Al-Alami told the Maroc News 24 website that his current visit to Rabat was a "routine" one, stressing that he had not been called home due to a recent diplomatic row with Cairo.
Last week, Cairo was dismayed by references to Egyptian President Abdel-Fattah al-Sisi on Moroccan state television as a "coup leader."
Al-Sisi, the former army general who was declared winner of last year's presidential polls in Egypt, played a key role in overthrowing Morsi – a Muslim Brotherhood leader who became Egypt's first freely elected president – following protests in the summer of 2013 against Morsi's single year in office.
Since then, the Egyptian authorities have refuted the perception that Morsi's ouster was a military coup, insisting that the army had "responded to popular will" by removing Morsi.
Al-Alami, for his part, denied rumors that he had been recalled by Rabat in order to "clarify" statements that he had recently made to an Egyptian newspaper regarding the state television reference.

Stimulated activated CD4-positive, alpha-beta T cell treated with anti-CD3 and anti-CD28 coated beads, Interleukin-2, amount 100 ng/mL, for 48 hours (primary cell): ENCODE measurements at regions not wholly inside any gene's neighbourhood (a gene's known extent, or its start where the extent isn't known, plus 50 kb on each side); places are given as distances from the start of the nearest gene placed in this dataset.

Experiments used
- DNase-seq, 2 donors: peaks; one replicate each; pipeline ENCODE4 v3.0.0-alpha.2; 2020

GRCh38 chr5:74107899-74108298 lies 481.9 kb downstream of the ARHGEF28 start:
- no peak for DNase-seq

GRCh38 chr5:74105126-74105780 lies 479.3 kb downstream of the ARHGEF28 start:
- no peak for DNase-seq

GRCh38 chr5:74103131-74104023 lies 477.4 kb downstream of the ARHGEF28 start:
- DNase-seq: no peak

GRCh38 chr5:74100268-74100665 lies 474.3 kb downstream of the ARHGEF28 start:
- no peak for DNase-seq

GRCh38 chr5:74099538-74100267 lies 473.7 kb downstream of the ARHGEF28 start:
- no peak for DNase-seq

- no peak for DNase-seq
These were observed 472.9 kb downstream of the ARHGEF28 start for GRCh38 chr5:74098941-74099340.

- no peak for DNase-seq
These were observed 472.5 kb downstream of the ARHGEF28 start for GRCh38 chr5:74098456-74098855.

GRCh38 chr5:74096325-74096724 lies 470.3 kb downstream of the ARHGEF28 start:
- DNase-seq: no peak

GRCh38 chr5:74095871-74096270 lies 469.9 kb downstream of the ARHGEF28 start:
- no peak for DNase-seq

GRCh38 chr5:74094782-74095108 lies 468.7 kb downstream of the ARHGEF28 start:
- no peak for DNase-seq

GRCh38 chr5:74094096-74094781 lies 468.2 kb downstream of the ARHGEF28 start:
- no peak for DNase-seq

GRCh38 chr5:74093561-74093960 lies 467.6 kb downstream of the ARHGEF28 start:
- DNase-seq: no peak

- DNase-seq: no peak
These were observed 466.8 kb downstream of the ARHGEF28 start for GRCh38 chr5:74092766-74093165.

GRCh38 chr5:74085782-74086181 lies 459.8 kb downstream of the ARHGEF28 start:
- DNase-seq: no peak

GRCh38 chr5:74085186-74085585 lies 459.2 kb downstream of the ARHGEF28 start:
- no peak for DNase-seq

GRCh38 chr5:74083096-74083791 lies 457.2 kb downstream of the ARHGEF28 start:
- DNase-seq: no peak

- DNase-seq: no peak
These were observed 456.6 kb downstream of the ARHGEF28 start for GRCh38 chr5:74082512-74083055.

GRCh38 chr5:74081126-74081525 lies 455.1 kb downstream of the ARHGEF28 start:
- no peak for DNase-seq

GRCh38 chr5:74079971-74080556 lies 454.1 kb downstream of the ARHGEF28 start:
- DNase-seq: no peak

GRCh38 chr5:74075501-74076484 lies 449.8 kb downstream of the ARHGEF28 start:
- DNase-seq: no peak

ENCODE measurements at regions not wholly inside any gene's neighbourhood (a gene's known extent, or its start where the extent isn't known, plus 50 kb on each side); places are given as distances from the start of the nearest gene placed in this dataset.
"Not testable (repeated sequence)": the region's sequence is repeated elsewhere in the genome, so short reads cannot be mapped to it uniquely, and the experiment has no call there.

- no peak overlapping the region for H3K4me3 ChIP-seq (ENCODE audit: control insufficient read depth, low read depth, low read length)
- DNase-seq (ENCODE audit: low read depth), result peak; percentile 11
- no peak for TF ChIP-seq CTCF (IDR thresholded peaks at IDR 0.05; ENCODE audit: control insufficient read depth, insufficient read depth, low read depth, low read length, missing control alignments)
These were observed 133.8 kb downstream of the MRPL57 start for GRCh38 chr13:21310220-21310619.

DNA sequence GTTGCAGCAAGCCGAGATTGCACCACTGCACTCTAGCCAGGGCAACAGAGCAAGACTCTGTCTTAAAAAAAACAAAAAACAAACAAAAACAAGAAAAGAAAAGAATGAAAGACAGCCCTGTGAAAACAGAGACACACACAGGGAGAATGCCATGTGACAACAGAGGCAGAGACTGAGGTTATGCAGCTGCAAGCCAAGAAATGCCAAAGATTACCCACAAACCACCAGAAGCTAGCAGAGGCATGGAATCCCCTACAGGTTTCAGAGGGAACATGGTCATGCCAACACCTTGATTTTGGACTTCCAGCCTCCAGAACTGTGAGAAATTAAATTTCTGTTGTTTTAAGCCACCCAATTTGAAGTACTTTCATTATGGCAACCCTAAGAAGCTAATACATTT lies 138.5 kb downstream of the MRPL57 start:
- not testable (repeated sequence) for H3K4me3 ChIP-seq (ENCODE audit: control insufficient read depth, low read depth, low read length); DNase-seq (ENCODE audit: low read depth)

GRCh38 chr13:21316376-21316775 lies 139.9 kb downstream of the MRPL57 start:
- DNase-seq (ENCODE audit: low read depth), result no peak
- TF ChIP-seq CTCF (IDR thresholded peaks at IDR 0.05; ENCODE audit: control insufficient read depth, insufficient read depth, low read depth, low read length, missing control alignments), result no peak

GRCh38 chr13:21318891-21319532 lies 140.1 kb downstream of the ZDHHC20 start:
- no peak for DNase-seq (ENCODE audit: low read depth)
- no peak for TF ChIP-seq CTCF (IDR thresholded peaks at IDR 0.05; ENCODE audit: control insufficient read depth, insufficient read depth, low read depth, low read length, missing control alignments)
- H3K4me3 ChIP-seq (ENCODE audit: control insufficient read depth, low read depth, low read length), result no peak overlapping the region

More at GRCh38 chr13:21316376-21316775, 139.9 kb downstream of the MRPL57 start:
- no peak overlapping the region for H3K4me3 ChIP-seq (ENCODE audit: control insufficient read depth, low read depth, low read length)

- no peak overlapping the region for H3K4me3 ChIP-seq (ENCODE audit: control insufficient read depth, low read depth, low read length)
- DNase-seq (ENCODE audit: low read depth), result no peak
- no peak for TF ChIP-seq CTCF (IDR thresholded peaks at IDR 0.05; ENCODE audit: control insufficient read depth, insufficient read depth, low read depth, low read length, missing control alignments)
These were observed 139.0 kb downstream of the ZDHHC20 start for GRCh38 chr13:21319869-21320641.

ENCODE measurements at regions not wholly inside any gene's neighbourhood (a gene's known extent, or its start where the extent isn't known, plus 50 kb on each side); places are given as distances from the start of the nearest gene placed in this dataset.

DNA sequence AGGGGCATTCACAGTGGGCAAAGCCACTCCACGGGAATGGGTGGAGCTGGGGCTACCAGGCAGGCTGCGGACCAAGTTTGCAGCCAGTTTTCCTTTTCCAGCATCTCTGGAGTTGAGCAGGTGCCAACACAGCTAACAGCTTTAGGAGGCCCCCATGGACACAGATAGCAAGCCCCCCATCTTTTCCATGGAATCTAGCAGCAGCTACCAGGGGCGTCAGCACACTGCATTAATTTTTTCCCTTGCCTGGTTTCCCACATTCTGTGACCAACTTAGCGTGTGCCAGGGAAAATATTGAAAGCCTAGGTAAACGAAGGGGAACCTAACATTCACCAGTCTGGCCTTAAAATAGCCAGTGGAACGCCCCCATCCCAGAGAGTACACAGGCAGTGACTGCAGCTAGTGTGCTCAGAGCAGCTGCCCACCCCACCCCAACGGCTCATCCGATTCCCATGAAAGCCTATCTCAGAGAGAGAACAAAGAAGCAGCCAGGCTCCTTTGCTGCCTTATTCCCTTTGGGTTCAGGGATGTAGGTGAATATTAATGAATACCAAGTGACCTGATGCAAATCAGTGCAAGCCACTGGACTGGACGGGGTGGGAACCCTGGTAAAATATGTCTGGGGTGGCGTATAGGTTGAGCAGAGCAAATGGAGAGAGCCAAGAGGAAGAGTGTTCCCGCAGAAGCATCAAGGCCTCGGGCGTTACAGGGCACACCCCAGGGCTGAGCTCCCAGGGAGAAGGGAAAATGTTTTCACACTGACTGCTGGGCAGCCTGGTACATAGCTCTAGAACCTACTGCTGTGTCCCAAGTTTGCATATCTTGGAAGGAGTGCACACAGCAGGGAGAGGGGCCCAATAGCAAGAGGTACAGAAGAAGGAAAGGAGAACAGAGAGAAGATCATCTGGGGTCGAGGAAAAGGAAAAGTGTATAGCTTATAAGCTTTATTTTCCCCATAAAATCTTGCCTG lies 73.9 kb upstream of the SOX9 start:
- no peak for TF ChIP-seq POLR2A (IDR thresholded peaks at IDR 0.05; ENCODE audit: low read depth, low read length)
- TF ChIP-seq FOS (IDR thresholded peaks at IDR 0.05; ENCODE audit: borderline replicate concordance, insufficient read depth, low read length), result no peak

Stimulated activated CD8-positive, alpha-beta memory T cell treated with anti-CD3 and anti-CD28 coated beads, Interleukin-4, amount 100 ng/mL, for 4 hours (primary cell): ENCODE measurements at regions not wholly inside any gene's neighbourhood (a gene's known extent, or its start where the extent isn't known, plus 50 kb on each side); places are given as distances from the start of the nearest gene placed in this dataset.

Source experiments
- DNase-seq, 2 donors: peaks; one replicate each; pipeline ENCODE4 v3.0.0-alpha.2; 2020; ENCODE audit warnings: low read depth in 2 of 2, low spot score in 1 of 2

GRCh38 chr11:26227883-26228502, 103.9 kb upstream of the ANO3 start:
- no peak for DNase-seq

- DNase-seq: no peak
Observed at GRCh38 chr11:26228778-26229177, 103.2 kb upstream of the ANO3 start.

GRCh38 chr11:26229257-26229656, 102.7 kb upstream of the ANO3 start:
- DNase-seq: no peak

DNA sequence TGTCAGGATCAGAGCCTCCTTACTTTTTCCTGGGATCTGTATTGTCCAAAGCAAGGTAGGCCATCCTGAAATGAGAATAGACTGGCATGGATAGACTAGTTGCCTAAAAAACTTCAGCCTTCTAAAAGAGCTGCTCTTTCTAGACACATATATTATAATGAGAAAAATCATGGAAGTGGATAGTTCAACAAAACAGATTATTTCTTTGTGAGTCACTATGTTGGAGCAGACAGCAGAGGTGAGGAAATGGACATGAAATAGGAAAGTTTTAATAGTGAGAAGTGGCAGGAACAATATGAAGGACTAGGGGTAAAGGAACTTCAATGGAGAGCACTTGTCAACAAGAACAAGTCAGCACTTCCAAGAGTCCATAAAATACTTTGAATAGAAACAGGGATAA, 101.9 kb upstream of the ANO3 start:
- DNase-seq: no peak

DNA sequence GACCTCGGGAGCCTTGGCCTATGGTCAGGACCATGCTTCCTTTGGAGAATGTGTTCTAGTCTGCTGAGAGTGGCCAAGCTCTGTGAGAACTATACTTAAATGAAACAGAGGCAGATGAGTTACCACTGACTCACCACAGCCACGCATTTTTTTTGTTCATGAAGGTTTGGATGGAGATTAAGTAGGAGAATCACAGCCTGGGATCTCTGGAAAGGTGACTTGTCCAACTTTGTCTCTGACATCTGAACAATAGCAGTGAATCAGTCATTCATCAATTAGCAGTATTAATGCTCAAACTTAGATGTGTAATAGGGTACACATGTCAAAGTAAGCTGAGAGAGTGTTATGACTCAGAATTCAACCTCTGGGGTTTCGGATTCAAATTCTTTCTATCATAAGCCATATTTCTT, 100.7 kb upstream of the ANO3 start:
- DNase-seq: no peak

The newspaper had quoted al-Alami as saying that "an unidentified party" stood behind the said television report in order to sow division between Cairo and Rabat.
However, al-Alami said his statements had been taken out of context.
"Efforts should be made to end the media war between the two countries," he said.
"Egypt and Morocco need each other," al-Alami said, maintaining that the current tension "appears to be easing."
On Thursday, two Moroccan state television channels described al-Sisi as a "coup leader." They also referred to Morsi as Egypt's "legitimate president."
It was the first time for Moroccan state media to describe the Egyptian army's ouster of Morsi as a "coup."
Morocco's King Mohammed VI had congratulated al-Sisi after the latter was declared president of Egypt in June.
Last summer, Egyptian TV anchor Amani al-Khayyat irked many Moroccans after criticizing Rabat's role in the perennial Palestine-Israel dispute.
Al-Khayyat had also asserted that "one of the pillars of the Moroccan economy is prostitution" and that Morocco was "among the top countries affected by HIV," suggesting that such practices were taking place under "Islamist rule."
Moroccan activists at the time urged the government – which is led by the Islamist Justice and Development Party – to demand an official apology from the Egyptian government.
Al-Khayyat later apologized for her remarks after Egypt's Foreign Ministry distanced the government from her statements.